Support4Sport program has helped fuel the desires, broaden the dreams and encourage the visions of athletes across the Province.

Ken Bagnell, President
Candian Sport Centre Atlantic

Brad Lawlor

Take her out to the ball game…
Community Program

Nova Scotia is home to some of the youngest and most enthusiastic baseball players in the country. Each year, leagues throughout the province are dedicated to promoting their athletes at a national level, and this year many of Nova Scotia’s most promising prospects are females.

As a province, Nova Scotia is setting the standard when it comes to women’s baseball. Women from ages three to 30 are grabbing their bats, oiling up their gloves and heading out to baseball fields across the province.

Brad Lawlor, the executive director for Baseball Nova Scotia, largely attributes the sport’s popularity to recent increases in financial support.

“Funding has allowed us to really market the game at a grassroots level and get more girls engaged,” he says explaining that through programs such as Support4Sport, Baseball Nova Scotia has been able to promote their sporting events and increase attendance. “It’s allowed us to reach the entire province,” says Brad.

And it appears as though it’s the ladies in the province who are really listening. Over the past three years there’s been a 45 per cent increase in girls' baseball.

“It’s actually a pretty drastic increase,” Brad explains.

Due to the sport’s growing demand, and with finanical assistance from Support4Sport, Baseball Nova Scotia created an annual all-day skills camp for girls, the first of its kind in Canada.

“Now we have a day to recognize and celebrate girls' baseball, whereas before we didn’t have the funding,” Brad says.

This year marks the fourth annual Girls Day in Baseball celebration. In its first year, the event attracted 90 girls, but this year Brad hopes to introduce more than 200 to the joys of baseball. Toronto Blue Jay Duane Ward was in attendance this past year.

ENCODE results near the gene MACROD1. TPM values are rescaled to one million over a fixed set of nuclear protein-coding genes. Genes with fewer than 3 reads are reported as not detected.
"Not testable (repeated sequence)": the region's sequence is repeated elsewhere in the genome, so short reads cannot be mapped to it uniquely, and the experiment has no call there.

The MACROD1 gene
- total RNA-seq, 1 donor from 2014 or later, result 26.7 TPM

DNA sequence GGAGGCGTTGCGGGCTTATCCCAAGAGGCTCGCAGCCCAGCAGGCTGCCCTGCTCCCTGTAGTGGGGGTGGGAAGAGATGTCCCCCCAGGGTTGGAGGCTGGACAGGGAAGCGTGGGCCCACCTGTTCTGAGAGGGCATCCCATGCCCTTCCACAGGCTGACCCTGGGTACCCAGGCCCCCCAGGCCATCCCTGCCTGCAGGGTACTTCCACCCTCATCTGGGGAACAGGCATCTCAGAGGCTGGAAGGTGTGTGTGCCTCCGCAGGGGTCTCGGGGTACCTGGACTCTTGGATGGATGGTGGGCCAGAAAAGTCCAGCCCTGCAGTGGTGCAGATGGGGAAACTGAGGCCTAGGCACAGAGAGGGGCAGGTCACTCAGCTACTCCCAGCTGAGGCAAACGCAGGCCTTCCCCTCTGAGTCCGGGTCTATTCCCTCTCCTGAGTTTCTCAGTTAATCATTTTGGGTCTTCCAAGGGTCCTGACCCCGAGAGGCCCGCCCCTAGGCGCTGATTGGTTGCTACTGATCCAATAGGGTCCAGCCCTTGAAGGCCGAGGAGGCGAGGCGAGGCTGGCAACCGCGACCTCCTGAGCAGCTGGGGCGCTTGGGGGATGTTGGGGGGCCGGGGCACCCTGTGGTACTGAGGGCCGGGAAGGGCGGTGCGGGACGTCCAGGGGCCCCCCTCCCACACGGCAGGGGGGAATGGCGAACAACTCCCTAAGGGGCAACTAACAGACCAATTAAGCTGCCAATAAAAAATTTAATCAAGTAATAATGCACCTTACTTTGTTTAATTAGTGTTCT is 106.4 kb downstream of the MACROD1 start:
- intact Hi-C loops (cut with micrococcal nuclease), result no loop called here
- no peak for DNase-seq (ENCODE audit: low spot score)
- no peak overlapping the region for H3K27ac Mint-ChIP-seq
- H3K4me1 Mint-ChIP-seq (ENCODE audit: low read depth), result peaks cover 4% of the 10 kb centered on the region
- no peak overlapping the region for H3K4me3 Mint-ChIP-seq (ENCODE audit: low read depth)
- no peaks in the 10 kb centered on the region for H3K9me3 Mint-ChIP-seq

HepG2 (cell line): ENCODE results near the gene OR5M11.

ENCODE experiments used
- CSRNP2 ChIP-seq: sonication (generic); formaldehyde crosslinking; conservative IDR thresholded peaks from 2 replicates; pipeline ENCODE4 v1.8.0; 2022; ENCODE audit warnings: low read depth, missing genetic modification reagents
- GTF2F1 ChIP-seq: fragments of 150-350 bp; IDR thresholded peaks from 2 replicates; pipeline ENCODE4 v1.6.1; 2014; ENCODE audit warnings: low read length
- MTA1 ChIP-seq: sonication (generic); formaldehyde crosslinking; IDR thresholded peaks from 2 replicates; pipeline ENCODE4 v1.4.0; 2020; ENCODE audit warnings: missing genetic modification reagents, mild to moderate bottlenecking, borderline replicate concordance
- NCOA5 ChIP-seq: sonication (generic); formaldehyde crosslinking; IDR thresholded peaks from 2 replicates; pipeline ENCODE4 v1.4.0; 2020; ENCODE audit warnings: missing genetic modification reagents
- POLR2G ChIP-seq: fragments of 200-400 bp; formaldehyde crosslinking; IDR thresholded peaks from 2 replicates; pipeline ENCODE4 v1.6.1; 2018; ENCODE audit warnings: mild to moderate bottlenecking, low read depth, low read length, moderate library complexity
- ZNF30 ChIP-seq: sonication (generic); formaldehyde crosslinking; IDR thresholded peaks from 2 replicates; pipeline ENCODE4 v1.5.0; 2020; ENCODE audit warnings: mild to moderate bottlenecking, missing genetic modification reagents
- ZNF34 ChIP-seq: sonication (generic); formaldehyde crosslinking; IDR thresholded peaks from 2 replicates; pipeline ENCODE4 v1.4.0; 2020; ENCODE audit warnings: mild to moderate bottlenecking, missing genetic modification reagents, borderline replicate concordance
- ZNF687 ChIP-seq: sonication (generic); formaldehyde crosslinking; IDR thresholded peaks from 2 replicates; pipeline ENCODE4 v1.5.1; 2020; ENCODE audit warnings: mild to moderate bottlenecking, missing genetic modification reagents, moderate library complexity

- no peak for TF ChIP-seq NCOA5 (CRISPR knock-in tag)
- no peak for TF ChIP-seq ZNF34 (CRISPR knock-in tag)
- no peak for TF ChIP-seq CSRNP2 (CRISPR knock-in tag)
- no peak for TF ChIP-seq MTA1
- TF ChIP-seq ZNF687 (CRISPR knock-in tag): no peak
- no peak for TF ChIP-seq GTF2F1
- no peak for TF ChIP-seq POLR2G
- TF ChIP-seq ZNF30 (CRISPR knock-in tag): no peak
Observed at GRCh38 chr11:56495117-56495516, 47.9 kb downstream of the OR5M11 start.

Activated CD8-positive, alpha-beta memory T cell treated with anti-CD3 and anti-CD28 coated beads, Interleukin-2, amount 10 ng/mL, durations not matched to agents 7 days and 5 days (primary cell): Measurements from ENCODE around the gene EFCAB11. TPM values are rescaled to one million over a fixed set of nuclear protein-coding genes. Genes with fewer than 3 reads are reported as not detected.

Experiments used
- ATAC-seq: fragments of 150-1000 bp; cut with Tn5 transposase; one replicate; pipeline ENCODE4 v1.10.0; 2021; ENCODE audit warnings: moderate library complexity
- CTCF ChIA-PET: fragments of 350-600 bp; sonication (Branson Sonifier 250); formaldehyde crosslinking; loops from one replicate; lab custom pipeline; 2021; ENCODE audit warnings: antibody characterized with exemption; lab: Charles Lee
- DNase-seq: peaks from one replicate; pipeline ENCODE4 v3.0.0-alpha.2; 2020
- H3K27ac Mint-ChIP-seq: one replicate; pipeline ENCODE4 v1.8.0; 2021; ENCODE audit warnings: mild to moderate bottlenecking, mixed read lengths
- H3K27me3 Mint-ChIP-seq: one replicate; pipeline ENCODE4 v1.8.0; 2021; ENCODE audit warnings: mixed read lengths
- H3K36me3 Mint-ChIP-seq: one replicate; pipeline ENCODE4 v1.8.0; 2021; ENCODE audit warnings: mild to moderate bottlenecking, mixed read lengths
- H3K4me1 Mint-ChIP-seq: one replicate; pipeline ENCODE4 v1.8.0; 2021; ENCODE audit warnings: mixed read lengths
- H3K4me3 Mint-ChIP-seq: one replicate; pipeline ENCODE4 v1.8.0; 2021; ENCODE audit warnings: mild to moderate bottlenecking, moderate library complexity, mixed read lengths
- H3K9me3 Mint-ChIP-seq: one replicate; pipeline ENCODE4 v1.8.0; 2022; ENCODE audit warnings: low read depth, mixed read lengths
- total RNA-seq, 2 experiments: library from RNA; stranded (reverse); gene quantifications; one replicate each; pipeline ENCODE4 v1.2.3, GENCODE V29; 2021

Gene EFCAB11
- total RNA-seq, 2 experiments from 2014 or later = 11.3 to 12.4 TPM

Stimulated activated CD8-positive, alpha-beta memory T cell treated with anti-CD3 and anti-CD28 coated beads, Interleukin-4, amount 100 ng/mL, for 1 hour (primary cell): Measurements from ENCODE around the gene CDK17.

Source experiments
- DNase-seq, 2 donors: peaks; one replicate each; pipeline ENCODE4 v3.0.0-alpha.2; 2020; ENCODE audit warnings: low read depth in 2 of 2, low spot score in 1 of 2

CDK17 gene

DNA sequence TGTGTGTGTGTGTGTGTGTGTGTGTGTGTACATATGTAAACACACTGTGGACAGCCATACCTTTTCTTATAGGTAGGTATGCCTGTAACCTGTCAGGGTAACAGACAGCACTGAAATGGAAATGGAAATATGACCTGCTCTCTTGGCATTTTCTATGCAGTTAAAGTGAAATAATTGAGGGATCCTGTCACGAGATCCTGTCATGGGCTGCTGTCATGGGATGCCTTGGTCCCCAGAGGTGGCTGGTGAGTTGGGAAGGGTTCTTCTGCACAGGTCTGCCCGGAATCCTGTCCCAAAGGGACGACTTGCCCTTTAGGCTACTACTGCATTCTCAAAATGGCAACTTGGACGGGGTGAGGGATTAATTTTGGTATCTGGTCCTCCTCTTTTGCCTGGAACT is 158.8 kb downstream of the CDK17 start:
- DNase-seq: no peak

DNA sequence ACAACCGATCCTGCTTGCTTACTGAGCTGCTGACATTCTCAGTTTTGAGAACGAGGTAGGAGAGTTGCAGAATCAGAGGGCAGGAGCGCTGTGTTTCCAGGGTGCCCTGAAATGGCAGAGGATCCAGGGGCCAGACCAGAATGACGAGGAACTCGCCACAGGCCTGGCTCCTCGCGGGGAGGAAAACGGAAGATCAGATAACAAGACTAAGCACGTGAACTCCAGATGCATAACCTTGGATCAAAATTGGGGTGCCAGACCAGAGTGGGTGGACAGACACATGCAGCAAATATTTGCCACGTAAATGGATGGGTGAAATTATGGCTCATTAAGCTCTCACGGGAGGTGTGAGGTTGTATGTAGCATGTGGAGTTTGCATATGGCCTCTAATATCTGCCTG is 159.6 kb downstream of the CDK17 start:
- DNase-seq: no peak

So far, the Girls Day in Baseball training camps have been a great success.

“I get letters from parents saying that their girls were inspired during the camp and that they want to play next year, or they are inspired by the provincial athletes and really want to work on their game to get to the provincial level.”

Although Nova Scotia was the first province to organize an event like Girls Day in Baseball, similar programs have started popping up across the country.

“The sport is really starting to gain momentum in other parts of Canada as well,” says Brad. “The increase in participation is inspiring.”

Brad identifies an all girls league in Hammonds Plains as a prime example. Through the commitment of baseball fanatics like Holly Lapierre, the game’s popularity has exploded in that community. While in 2006 there were only 20 female players, there are now more than 160.

Baseball Nova Scotia is also offering more programs at a grassroots level than many provinces. The demand for more female-focused programs has allowed them to offer female umpire clinics and all girls coaching clinics.

As these rural teams continue to develop, more and more talented girls are coming up to bat.

“Our girls are getting exposure at the national level,” Brad says.

Nova Scotia is currently the only province in Atlantic Canada that has consistently sent girls to national bantam tournaments. The province’s own Janice Campbell, Sarah Burgess and Meaghan Bremner have played on the National Woman’s Baseball Team. In 2011 the Nova Scotia Bantam Girls team captured a bronze medal at the Baseball Canada National Championships, the first ever Baseball Canada female medal in Atlantic Canadian history.

“Our goal is to make sure that everyone can take part in our baseball programs and the first step is making them aware,” says Brad. “The Support4Sport funding has really allowed us to maximize the exposure of the sport."


Hammonds Plains, NS
44° 43' 45.4368" N, 63° 44' 22.5096" W


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